Educational Highlights
This section is most effective when you have experiences from your education that are impressive and/or directly relate to your objective. Adding this section is useful when you have developed skills and specific knowledge through education and related activities rather than work experience. This section can be used to highlight coursework, research, study abroad experience, leadership and student activities that complements your objective.

Consider listing relevant coursework under the appropriate degree.
Example: Relevant coursework: Investment and Portfolio Management, Advanced Financial Management, Marketing Research, International Banking

An alternative to highlighting courses is to list the skills and knowledge acquired through important courses and research.

Example: Developed model investment portfolio for Fortune 500 company. Analyzed stock market trends using state-of-the-art computer simulation programs. Invested innovative capital formations strategies at metropolitan Washington area investment firms. Designed promotional campaign for new consumer product in a targeted market.

You may want to describe research or design projects.
Example: Design Projects: RF radio control, Laser and Microwave Amplifiers, Transmission Lines. Research: "Brazilian Economic Policies Beyond the Coffee Exports". "U.S. Foreign Policy: Transition in Latin America".

Employment Experience
(Chronological presentation)
Employment Experience
(Functional presentation)

Begin with your current/most recent position and work backward, chronologically. Devote more space to recent employment.

If your job titles relate to your current job objective, start each position description with job titles. If not, begin with the organization.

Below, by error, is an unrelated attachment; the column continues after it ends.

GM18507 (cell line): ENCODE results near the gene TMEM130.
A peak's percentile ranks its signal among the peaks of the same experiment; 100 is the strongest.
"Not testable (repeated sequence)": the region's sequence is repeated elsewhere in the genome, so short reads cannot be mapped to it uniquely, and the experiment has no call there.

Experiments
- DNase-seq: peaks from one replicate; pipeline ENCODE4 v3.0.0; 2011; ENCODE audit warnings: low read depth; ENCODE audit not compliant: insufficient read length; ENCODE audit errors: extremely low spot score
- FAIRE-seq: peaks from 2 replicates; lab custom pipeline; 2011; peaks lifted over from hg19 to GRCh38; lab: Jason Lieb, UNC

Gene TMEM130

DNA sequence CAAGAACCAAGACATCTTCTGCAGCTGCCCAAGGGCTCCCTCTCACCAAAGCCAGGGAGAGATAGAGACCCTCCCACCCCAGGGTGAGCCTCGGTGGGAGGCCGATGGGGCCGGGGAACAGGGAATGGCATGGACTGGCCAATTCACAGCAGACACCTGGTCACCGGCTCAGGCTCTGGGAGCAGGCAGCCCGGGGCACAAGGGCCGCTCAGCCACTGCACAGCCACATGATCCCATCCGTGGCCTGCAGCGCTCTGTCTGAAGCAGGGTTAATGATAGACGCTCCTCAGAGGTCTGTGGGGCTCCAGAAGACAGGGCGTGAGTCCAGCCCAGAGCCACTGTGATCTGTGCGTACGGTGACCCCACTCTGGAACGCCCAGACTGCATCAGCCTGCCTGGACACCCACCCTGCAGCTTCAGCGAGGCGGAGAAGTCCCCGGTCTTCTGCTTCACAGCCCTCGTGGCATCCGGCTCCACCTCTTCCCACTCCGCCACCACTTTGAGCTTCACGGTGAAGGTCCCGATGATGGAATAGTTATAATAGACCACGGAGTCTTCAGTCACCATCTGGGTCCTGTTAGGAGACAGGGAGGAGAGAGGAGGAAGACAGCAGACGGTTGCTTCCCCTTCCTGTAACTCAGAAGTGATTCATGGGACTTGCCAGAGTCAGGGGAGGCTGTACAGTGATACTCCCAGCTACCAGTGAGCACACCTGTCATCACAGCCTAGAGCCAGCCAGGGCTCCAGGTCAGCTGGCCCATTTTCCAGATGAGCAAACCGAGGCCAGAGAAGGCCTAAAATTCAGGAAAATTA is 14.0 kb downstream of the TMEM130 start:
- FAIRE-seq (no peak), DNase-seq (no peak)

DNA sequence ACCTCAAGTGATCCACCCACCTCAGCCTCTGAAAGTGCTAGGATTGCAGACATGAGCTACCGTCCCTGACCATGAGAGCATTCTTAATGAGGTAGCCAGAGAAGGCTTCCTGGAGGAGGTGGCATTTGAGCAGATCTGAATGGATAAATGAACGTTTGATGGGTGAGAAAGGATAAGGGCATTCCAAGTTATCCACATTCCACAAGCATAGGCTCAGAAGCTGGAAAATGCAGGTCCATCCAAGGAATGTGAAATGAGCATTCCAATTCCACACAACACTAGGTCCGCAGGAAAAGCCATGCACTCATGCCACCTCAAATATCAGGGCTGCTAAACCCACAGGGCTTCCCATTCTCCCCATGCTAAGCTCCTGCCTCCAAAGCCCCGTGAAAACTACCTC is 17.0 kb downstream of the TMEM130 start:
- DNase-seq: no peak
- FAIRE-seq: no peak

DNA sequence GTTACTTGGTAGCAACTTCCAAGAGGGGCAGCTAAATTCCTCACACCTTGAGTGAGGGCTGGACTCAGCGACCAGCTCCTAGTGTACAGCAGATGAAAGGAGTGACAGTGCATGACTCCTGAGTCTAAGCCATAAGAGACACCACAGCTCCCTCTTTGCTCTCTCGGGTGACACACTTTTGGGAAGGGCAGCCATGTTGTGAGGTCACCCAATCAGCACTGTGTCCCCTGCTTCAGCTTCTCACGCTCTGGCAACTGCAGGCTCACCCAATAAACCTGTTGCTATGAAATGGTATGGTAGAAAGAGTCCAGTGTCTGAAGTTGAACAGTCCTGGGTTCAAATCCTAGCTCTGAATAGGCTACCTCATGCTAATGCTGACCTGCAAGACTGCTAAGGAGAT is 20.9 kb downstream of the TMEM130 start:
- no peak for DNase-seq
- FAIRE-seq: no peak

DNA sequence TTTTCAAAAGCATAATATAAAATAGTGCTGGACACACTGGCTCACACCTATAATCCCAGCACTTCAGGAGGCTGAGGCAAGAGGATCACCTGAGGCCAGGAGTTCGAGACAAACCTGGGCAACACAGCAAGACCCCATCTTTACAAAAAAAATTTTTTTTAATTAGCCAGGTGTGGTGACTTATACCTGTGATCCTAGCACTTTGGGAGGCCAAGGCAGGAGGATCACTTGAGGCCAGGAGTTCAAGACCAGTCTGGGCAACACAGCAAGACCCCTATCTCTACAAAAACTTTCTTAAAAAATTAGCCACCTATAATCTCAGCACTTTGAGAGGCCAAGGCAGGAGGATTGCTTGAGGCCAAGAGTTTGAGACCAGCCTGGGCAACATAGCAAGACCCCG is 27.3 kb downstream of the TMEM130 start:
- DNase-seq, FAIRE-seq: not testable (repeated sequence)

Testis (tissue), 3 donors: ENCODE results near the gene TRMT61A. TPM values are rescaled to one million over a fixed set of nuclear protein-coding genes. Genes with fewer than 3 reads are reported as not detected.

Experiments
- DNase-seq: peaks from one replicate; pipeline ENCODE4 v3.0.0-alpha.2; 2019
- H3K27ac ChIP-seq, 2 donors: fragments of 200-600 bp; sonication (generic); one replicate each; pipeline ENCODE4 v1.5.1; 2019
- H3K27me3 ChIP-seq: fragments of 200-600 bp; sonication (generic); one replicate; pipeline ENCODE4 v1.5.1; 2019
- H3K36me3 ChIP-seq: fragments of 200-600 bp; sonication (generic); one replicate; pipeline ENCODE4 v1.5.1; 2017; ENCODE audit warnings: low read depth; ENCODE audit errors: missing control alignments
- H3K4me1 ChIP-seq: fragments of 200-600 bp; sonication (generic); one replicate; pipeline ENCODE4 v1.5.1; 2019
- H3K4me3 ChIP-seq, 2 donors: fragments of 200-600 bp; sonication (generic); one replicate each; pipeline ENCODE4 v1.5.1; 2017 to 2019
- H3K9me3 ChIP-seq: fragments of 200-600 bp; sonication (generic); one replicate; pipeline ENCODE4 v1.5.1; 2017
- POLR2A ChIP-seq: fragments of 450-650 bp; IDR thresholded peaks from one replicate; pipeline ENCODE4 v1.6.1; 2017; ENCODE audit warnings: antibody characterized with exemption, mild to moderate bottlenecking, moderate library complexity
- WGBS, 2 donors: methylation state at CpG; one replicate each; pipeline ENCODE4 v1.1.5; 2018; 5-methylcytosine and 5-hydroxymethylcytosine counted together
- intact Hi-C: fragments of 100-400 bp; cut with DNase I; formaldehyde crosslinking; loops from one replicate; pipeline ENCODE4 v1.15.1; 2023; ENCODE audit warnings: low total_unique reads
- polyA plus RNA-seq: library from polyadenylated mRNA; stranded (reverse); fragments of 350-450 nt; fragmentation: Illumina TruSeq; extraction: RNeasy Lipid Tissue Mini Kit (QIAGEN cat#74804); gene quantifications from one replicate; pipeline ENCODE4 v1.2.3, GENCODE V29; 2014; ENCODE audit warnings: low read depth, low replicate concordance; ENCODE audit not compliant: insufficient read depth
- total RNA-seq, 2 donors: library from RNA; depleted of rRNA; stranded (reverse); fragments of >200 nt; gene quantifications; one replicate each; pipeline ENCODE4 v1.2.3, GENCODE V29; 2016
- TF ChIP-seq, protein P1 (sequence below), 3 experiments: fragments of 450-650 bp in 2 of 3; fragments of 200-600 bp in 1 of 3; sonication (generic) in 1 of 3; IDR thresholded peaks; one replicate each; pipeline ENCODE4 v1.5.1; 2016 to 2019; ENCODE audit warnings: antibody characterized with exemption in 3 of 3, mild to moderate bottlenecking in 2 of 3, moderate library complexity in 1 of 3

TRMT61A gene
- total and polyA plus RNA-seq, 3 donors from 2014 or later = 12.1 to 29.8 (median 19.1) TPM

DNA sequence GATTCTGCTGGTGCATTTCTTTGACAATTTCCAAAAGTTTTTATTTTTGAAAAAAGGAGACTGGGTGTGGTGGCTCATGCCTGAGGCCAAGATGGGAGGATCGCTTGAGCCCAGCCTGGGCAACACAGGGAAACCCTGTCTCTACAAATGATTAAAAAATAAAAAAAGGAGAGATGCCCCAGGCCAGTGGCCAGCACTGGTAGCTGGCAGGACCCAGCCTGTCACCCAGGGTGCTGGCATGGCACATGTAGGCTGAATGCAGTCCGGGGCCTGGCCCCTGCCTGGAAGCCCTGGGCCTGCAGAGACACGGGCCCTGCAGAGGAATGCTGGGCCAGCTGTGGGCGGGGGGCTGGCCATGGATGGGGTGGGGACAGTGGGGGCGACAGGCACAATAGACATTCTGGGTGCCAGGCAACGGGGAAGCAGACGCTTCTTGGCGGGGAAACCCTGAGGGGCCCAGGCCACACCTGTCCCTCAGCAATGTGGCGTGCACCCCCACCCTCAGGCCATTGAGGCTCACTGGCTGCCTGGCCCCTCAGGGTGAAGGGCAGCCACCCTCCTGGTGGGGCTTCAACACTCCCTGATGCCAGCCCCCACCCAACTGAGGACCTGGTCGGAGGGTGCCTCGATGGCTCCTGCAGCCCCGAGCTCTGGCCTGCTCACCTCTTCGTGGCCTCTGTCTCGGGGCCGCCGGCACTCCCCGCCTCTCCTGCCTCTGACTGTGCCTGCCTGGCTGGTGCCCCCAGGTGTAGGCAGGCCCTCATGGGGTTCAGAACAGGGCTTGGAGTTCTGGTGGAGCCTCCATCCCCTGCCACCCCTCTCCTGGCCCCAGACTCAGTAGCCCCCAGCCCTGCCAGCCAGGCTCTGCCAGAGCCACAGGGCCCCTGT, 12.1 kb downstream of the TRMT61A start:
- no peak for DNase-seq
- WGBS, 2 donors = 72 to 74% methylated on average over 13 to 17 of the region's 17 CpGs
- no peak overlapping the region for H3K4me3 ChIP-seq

Follow job title and organizational information with the organization's city and state.

Use the first and last month and year to describe dates of employment. Example:
Telecommunications Engineering Aide, Center for Telecommunications Studies, Washington, DC, September 1990-January 1996

Describe the last three to five positions in detail. Summarize earlier positions unless relevant to your objective.

Do not show every position change with each employer. Only list in detail the most recent job and briefly summarize promotions.

Do not repeat skills that are common to several positions.

Within each listed position, stress the major accomplishments and responsibilities that demonstrate your competency. It is not necessary to include all responsibilities, as they will be assumed by employers.

Tailor your position descriptions to future job/career objectives.

If writing a two-page resume, make sure the most marketable information is on the first page.

Use two to four sections to summarize each area of functional skill or expertise.

Develop the functional skill headings based on the skills you want to market to employers and/or that are most related to your targeted objective.

Describe your skills in short phrases and place under the appropriate functional skill categories.

Rank the phrases within each category and place the most important skill or accomplishment first. Examples:
Reported on-the-spot news stories for suburban Washington newspapers.
Provided in-depth coverage of Capitol Hill issues, including unemployment compensation and merit pay for teachers.
Edited and marketed a brochure for a cultural/educational program designed to focus on life in London. Resulted in a 30% increase in program attendance.

Do not identify employers within functional skills sections.

List a brief history of your actual work experience at the end of the section, giving job title, employer and dates. If you have had no work experience or a very spotty work record, leave out the employment section entirely or summarize the nature of your jobs without providing specific details. If you do this, be prepared to discuss your specific jobs in more detail at the job interview.